Detroit Revisted: The unbeaten path
Fifteen years later, I was back in Detroit.
On my first, long ago trip, two weeks before 9/11, I left my belongings in an airport locker — airport lockers, remember them? — for the day and took Detroit’s infamously slow two-bus, 2-hour transit ride from the airport to downtown. The city was still in its nadir, which it is slowly escaping.
In a single day, I made it to the roofs of the iconic abandoned train station and the equally derelict Statler Hotel; took the international transit bus to Windsor, Ontario, and back; and returned to the airport by the same plodding Detroit transit to spend the night and to reclaim my luggage. I suspect hopping on the US-to-Canada transit bus is not the lark it was in August 2001, either.
Now everything was different. The Statler is gone, flattened years ago. I rented a car because I was squeezing two cities into this trip. I was staying somewhere legitimate in Detroit, not in the airport terminal, and had no plans to ascend to the roof of any of the 78,000 abandoned buildings. Detroit has more derelict buildings than most cities have people.
I did have one “stereotypical Detroit” site to check out — the Packard plant, built in 1903. It folded in 1956 or 1958, depending on what source you read. It has become 3.5 million square feet of sprawling, awe-inspiring rubble. The architect was Albert Kahn, who designed a similar mega-plant that Ford still operates, the Fisher Building downtown, and some other edifices. The Packard plant decays about 5 miles from downtown, so a car would be handy in reaching it.
Detroit, though, is not simply a metropolitan ruin. Before I headed for Packard, I attended half of a not-my-type concert at the Orchestra Hall (built in 1919), mainly to eyeball the interior, and spent a couple of hours at the Institute of Art, which came close to being plundered to meet Detroit’s debts before a judge cobbled together a bailout package in 2014.
That said, I had several of the more stereotypical Detroit sites to examine.
First, on a morning jog, I took a quick look at the now-heavily secured train depot. It has a prison-grade barbed-wire fence now. You’d need a pole vault to go over it.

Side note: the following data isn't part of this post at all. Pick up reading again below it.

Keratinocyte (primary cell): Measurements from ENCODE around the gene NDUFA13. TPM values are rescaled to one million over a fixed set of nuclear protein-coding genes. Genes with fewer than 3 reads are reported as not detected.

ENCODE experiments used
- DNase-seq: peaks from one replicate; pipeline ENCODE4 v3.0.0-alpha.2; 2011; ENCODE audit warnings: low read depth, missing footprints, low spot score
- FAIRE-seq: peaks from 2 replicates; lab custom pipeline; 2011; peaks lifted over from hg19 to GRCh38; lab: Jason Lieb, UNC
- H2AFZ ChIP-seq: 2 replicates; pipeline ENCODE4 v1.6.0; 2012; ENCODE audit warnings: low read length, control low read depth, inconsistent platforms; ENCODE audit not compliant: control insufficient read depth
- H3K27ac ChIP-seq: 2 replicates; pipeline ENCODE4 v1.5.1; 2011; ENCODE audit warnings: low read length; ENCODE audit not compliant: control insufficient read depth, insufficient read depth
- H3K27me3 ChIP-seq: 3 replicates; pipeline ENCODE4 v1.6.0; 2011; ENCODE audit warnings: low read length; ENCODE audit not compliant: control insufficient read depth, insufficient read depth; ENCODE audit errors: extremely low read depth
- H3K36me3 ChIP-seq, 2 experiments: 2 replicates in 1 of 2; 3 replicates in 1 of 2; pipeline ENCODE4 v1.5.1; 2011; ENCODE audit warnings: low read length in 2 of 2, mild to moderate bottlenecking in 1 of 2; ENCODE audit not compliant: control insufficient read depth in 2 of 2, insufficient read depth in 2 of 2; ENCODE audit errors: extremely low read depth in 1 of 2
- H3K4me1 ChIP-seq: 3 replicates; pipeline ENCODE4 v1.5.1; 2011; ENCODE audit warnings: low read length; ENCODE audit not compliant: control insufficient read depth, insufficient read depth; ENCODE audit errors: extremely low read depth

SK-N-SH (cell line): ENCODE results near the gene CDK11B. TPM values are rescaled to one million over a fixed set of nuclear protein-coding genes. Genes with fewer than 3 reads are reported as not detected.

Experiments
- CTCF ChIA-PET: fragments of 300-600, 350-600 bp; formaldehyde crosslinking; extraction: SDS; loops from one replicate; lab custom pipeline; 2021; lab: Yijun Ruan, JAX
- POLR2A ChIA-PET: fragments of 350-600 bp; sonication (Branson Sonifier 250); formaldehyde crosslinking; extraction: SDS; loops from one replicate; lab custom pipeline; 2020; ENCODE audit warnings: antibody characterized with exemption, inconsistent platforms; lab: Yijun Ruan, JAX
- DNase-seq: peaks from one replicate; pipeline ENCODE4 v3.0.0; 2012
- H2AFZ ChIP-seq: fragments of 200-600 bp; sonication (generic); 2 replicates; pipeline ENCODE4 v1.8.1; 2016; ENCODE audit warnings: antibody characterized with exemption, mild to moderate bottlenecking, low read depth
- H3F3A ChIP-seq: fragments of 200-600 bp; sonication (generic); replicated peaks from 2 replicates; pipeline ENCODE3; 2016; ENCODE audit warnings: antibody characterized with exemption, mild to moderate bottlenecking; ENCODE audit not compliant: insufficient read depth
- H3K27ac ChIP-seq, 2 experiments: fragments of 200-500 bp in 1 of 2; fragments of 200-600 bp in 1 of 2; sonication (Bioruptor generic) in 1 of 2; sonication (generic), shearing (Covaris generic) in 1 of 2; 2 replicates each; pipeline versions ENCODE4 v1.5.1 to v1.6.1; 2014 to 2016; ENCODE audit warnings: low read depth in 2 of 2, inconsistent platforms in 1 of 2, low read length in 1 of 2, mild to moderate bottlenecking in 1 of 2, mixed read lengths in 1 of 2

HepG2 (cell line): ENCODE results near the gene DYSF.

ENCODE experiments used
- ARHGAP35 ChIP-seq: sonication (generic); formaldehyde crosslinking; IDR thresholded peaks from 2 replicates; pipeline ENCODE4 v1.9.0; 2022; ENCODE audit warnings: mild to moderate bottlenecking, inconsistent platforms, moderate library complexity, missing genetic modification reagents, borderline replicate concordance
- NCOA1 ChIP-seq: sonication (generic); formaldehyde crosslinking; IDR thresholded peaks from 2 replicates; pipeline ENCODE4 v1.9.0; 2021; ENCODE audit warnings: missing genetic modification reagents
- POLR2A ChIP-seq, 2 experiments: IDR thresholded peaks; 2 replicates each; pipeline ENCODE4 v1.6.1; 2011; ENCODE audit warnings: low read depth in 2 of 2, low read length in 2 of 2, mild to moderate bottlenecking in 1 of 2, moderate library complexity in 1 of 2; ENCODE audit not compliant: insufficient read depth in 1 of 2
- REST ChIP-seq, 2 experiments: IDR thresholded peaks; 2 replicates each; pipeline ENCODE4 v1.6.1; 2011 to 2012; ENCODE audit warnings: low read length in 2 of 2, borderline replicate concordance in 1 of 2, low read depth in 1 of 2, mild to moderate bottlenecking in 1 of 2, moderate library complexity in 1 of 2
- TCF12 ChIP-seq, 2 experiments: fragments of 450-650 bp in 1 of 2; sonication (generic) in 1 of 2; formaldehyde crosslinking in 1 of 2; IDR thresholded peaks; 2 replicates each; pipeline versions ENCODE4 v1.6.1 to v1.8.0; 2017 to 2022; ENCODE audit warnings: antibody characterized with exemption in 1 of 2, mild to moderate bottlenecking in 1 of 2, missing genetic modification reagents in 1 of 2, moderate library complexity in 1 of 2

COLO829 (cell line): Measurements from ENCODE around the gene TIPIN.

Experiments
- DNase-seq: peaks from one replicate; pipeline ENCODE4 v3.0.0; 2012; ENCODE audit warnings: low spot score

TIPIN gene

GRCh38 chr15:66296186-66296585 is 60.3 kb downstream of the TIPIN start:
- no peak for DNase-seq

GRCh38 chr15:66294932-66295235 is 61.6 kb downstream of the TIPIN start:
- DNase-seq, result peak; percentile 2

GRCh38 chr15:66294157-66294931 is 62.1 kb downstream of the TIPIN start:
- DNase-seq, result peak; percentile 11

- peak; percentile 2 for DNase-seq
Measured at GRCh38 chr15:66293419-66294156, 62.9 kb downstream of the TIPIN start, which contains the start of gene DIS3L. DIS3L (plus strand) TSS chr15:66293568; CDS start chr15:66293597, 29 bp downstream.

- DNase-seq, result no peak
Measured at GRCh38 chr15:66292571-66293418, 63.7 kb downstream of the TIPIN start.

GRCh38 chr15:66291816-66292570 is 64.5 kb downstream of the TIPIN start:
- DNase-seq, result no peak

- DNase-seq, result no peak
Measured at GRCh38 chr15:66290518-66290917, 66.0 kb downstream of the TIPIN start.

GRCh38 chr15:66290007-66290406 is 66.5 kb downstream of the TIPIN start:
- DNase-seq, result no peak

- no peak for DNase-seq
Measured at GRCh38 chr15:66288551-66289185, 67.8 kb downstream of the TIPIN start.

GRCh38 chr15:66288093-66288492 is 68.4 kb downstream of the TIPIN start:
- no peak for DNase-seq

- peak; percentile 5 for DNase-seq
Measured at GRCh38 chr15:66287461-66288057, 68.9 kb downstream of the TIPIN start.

Last year, the slumlord family who holds the station hostage made some cosmetic improvements, like installing 1,000 new windows and lighting up the building at night. However, those were relatively easy fixes, compared to gutting and restoring the 18 stories of looted fixtures, heaps of plaster on the floor, and spongy floors.
Later in the day, I zipped off to the Heidelberg Project, an art installation comprising an entire burned-out East Side neighborhood, the work of resident Tyree Guyton. He began the project after coming back from the army to find his neighborhood devastated.
Finally, I pointed the rental car — so much faster than a freight train — toward the Packard plant at 5305 E. Concord St. This is what it looked like in its heyday. (Public Domain) I was not taking aerial photos in the 1930s.
And these are the plant’s workers in 1915, who could not have foreseen what would come to be a century later.
The Packard plant is now 40 acres and 40 buildings of roofless, rotting ruin under 24-hour security. I was not in a situation to go romp around inside the crumbling factory. But I drove and trudged around the awesome husk.
Decades of decay and looting made the 40-acre property an affordable fixer-upper, at least in terms of purchase price. In 2013, a developer from Peru bought it all for $405,000, 12 cents a square foot. He wants to revive it as a “commercial, art and residential magnet,” according to Bloomberg, but that idea seems unlikely to work out in a site like that in a city like that. The last I heard, he was expecting the project to cost $350 million.
One surviving company’s fortunes give an idea of the industrial depopulation Detroit has suffered. GM’s US payroll peaked at 618,365 employees in 1979. Its worldwide payroll now is 215,000 employees.
Abdul Rahimov has a Ph.D. in Russian history from Stanford. He studied earlier at Harvard and grew up in Illinois in a railroad-dominated town.Rahimov prefers to use a pen name to avoid attracting unnecessary attention from railroads. He lives on the East Coast when he’s not living in a train.